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Last updated: July 28. 2014 3:12PM - 1118 Views
By - rpratt@civitasmedia.com - 740-353-3101



Submitted photoStudents in the Bridges to Transition program attended graduation ceremonies on July 25 at the Scioto County Board of Developmental Disabilities' Vocation Station. Participating in the program were from left, Student assistant, Brandi Pennington, Transition Specialist Joy Osborne, Aide Elana Spencer, graduates James Madden, James Charles, Dustin Adkins, Ricky Kelley, Tyler King, Ivy Crabtree, Jonathan Maynard, Jeromy Cooper, Chelsee Stilner and Jaycee Yearwood, Transition Specialist Dannielle Pavick and Aide Chaise Hall.
Submitted photoStudents in the Bridges to Transition program attended graduation ceremonies on July 25 at the Scioto County Board of Developmental Disabilities' Vocation Station. Participating in the program were from left, Student assistant, Brandi Pennington, Transition Specialist Joy Osborne, Aide Elana Spencer, graduates James Madden, James Charles, Dustin Adkins, Ricky Kelley, Tyler King, Ivy Crabtree, Jonathan Maynard, Jeromy Cooper, Chelsee Stilner and Jaycee Yearwood, Transition Specialist Dannielle Pavick and Aide Chaise Hall.
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By Joseph Pratt


rpratt@civitasmedia.com


The Scioto County Board of Developmental Disabilities (SCBDD) Bridges program held a graduation ceremony for 10 participants of the six-week program on July 25 at the Vocation Station.


Bridges assists under-served areas of the state in developing employment services for youth with developmental disabilities as they transition from school to employment. The students participate in job shadowing, job coaching and a variety of educational opportunities to help them achieve their employment goals.


The overall goal of the project is to enhance career exploration options and increase employment outcomes by developing a collaborative network of services that will assist students in achieving their employment goals.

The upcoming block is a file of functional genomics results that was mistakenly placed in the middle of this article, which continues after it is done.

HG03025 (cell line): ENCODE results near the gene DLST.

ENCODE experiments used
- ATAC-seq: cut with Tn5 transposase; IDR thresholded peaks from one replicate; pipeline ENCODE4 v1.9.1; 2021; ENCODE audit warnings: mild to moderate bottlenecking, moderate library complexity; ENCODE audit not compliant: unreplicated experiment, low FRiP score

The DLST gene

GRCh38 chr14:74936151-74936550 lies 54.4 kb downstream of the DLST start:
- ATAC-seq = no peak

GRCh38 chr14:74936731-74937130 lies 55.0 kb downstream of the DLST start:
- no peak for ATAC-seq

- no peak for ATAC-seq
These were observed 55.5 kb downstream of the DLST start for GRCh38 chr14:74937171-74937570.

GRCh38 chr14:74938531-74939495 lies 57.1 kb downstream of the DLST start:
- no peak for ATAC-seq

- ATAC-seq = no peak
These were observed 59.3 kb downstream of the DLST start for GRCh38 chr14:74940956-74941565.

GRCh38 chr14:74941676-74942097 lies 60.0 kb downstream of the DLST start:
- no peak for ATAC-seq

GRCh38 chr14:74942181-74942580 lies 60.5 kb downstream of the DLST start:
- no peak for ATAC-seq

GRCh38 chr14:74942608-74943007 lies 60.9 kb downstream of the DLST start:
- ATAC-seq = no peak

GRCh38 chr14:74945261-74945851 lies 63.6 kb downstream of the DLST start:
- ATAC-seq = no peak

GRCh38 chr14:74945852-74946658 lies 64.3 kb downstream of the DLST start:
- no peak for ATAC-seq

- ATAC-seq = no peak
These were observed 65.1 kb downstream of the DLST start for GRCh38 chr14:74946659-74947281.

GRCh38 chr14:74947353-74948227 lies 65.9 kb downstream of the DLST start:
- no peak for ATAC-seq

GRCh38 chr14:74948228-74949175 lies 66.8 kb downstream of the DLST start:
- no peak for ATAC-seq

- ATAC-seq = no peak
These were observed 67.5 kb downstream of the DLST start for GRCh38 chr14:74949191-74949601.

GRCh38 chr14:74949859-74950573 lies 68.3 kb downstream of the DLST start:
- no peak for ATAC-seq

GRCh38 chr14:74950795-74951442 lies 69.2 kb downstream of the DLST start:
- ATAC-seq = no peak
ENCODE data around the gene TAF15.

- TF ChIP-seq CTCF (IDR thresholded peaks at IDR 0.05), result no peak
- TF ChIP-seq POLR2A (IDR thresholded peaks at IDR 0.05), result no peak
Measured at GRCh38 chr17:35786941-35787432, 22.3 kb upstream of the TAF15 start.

Laurie Evans, employment team leader with the Vocation Station, helped organize the employment opportunities for students. Evans started the students off by putting them through a class for one week, which gave them the basic idea of what options they had and how they were going to be completing their jobs. The students also learned special skills such as time management, money management and interviewing skills.


“The students really like it, especially when they get their paychecks, then they were really excited,” Evans said.


The students then went to work for the remaining five weeks, where they had the opportunity to work in food service, retail, janitorial, lawn maintenance and car detailing. Some of the locations they were placed in include Dakota’s Steakhouse, the Salvation Army Portsmouth Corps and the Elks Country Club.


“I think programming like this is very important,” Evans said. “I know when I graduated high school, I still wasn’t sure what I wanted to do and if I had different work experiences then I would have had a better sense of direction going into college. For some of the students we work with, college might not be an option, so already having those skills necessary for employment can be very important. Giving them job experience gives them a sense of direction when they seek out work after school.”


Those graduating from the program include: Jeromy Cooper, Jonathan Maynard, Chelsee Stiltner, James Charles, Jacee Yearwood, Ivy Crabtree, James Madden, Ricky Kelley, Tyler King and Dustin Adkins.


“This program has been a blessing for all of the young adults involved,” Lisa Madden, mother of James Madden, said. “Our son, Jimmy, has grown so much since he started the program. Each year, we’ve seen an increase with his language and social skills, all which are vital to the workforce arena. Jimmy is very talented with electronics and it is our hope that he will be able to find employment that utilizes that gift. Programs such as this one are instrumental in the growth of these young adults and I’d love to see even more of them available.”


For more information on opportunities available for individuals with developmental disabilities, visit the SCBDD on the web at www.sciotocountydd.org, like them on Facebook at Scioto County Board of DD or follow them on Twitter @SciotoDD.


Joseph Pratt can be reached at the Portsmouth Daily Times 740-353-3101, EXT 1932, or by Twitter @JosephPratt03.


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